A Nielsen study from 2016 shows that 89% of women worldwide say they are responsible for the main household tasks such as shopping and cooking. This also means that they make almost 90% of the purchasing decisions for all necessary fast moving consumer goods. And even though women bear the main burden in the household, classic role models have long since dissolved. According to the Federal Statistical Office, almost 50% of the working population in Germany is female, and the number of female university graduates, at 51%, is even higher than that of male academics. As Ernst & Young predict in a paper, women will make 75% of global purchasing decisions in 2028. And this does not only concern household goods and food. Economist Sylvia Ann Hewlett sees it similarly:

Emerging market: women

Are women’s share of purchasing decisions and their ever-increasing purchasing power reflected in advertising? A look at the publications of the German Advertising Council suggests that this is not the case. Sexism is still the main reason for complaints received, especially by small and medium-sized enterprises. “Sex sells” has burnt itself into people’s minds and time and again leads to irritating blunders in the choice of advertising message and motif.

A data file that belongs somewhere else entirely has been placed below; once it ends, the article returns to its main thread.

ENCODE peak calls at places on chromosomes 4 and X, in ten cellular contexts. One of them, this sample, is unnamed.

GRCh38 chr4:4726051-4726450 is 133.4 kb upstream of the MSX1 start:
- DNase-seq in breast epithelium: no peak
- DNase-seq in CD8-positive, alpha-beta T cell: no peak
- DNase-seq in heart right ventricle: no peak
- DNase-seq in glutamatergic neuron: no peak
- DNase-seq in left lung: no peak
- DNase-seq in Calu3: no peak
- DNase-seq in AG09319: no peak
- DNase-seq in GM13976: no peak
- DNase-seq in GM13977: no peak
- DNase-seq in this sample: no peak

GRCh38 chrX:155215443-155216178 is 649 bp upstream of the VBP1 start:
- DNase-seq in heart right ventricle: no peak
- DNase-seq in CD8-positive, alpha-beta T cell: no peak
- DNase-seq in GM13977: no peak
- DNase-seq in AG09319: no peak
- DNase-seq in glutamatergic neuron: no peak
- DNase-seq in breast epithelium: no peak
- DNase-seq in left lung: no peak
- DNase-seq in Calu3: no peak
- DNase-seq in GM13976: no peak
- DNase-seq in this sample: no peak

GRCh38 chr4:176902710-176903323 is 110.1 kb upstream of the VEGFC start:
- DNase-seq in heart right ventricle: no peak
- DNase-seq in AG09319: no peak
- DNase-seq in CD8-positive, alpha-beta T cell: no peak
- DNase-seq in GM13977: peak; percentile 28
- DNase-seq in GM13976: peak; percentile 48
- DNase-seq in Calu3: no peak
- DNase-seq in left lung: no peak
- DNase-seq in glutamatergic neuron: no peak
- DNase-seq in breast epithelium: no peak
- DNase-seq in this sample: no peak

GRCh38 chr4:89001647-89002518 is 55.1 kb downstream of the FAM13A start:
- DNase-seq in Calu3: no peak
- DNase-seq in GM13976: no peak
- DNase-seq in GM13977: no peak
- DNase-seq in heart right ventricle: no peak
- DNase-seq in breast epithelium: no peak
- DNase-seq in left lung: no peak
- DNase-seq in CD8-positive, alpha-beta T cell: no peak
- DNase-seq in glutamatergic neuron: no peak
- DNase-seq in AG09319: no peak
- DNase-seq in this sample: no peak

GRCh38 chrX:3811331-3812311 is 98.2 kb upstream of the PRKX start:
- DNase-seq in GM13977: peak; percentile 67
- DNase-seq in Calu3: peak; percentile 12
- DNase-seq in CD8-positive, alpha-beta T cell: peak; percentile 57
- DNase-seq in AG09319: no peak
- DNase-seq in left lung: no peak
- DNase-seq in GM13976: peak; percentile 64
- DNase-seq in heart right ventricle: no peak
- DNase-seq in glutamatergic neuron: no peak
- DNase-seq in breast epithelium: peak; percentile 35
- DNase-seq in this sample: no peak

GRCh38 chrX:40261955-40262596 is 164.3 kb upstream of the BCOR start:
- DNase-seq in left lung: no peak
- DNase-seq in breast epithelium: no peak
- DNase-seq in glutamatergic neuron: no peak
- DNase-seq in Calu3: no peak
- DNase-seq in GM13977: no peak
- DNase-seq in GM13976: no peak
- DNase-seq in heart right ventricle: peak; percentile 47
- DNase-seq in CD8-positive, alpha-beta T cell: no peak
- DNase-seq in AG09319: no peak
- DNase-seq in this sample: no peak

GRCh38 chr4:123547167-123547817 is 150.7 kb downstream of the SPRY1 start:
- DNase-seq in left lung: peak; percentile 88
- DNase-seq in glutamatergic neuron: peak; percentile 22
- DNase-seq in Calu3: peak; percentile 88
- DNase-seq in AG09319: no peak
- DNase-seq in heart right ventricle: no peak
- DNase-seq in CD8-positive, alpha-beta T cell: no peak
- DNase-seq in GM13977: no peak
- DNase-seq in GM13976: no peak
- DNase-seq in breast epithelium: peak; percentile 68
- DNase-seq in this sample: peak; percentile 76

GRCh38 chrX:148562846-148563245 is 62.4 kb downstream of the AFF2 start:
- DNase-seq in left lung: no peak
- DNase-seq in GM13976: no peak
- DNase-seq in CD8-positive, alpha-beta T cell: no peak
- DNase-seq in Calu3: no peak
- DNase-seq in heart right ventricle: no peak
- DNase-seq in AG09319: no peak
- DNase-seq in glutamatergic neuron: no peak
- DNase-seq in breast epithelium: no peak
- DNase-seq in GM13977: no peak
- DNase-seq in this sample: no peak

However, the number of complaints received by the Advertising Council due to sexist advertising motifs is declining. Thus, there seems to be an increasing awareness among advertisers with regard to gender-discriminatory advertising. However, the question arises: Is an advertisement automatically successful in terms of women’s purchasing power if it is not sexist? Or rather, should we clearly identify and target women, even in areas where we may not have identified them as key buyers? For example, a 2018 study by the University of Sussex and Aarhus University in Denmark suggests that well-educated women represent an untapped but potentially lucrative market for electric car sales, as they are more environmentally and fuel-conscious than men. Electric car advertising targeted at women – an exciting consideration, don’t you think?